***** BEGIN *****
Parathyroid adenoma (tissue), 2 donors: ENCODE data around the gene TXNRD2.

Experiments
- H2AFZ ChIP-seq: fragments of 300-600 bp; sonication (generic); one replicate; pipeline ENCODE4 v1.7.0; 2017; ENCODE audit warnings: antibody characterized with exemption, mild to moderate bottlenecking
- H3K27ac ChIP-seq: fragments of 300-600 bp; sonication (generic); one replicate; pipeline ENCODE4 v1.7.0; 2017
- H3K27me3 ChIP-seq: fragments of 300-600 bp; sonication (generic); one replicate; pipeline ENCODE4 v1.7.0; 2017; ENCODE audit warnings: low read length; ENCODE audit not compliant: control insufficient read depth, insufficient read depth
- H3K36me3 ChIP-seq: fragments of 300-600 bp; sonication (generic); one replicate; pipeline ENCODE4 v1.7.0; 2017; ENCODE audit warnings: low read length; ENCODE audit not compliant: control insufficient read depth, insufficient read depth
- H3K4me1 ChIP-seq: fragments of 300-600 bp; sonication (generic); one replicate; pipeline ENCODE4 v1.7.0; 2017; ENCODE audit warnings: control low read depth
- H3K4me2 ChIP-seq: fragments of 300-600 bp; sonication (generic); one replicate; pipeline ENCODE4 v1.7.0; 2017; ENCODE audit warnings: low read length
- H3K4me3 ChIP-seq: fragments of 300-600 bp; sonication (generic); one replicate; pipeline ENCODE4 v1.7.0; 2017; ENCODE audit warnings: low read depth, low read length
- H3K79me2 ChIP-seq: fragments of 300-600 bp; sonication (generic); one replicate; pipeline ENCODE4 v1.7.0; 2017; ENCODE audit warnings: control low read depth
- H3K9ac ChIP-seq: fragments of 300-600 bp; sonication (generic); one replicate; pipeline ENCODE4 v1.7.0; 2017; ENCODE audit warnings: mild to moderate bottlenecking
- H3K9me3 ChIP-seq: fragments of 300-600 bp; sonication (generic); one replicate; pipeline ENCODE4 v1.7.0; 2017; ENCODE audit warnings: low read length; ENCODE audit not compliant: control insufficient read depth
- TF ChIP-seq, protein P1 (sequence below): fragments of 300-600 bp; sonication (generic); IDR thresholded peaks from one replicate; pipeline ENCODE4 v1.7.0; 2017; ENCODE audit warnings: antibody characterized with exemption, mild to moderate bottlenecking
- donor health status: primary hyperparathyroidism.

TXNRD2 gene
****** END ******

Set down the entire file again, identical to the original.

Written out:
Parathyroid adenoma (tissue), 2 donors: ENCODE data around the gene TXNRD2.

Experiments
- H2AFZ ChIP-seq: fragments of 300-600 bp; sonication (generic); one replicate; pipeline ENCODE4 v1.7.0; 2017; ENCODE audit warnings: antibody characterized with exemption, mild to moderate bottlenecking
- H3K27ac ChIP-seq: fragments of 300-600 bp; sonication (generic); one replicate; pipeline ENCODE4 v1.7.0; 2017
- H3K27me3 ChIP-seq: fragments of 300-600 bp; sonication (generic); one replicate; pipeline ENCODE4 v1.7.0; 2017; ENCODE audit warnings: low read length; ENCODE audit not compliant: control insufficient read depth, insufficient read depth
- H3K36me3 ChIP-seq: fragments of 300-600 bp; sonication (generic); one replicate; pipeline ENCODE4 v1.7.0; 2017; ENCODE audit warnings: low read length; ENCODE audit not compliant: control insufficient read depth, insufficient read depth
- H3K4me1 ChIP-seq: fragments of 300-600 bp; sonication (generic); one replicate; pipeline ENCODE4 v1.7.0; 2017; ENCODE audit warnings: control low read depth
- H3K4me2 ChIP-seq: fragments of 300-600 bp; sonication (generic); one replicate; pipeline ENCODE4 v1.7.0; 2017; ENCODE audit warnings: low read length
- H3K4me3 ChIP-seq: fragments of 300-600 bp; sonication (generic); one replicate; pipeline ENCODE4 v1.7.0; 2017; ENCODE audit warnings: low read depth, low read length
- H3K79me2 ChIP-seq: fragments of 300-600 bp; sonication (generic); one replicate; pipeline ENCODE4 v1.7.0; 2017; ENCODE audit warnings: control low read depth
- H3K9ac ChIP-seq: fragments of 300-600 bp; sonication (generic); one replicate; pipeline ENCODE4 v1.7.0; 2017; ENCODE audit warnings: mild to moderate bottlenecking
- H3K9me3 ChIP-seq: fragments of 300-600 bp; sonication (generic); one replicate; pipeline ENCODE4 v1.7.0; 2017; ENCODE audit warnings: low read length; ENCODE audit not compliant: control insufficient read depth
- TF ChIP-seq, protein P1 (sequence below): fragments of 300-600 bp; sonication (generic); IDR thresholded peaks from one replicate; pipeline ENCODE4 v1.7.0; 2017; ENCODE audit warnings: antibody characterized with exemption, mild to moderate bottlenecking
- donor health status: primary hyperparathyroidism.

TXNRD2 gene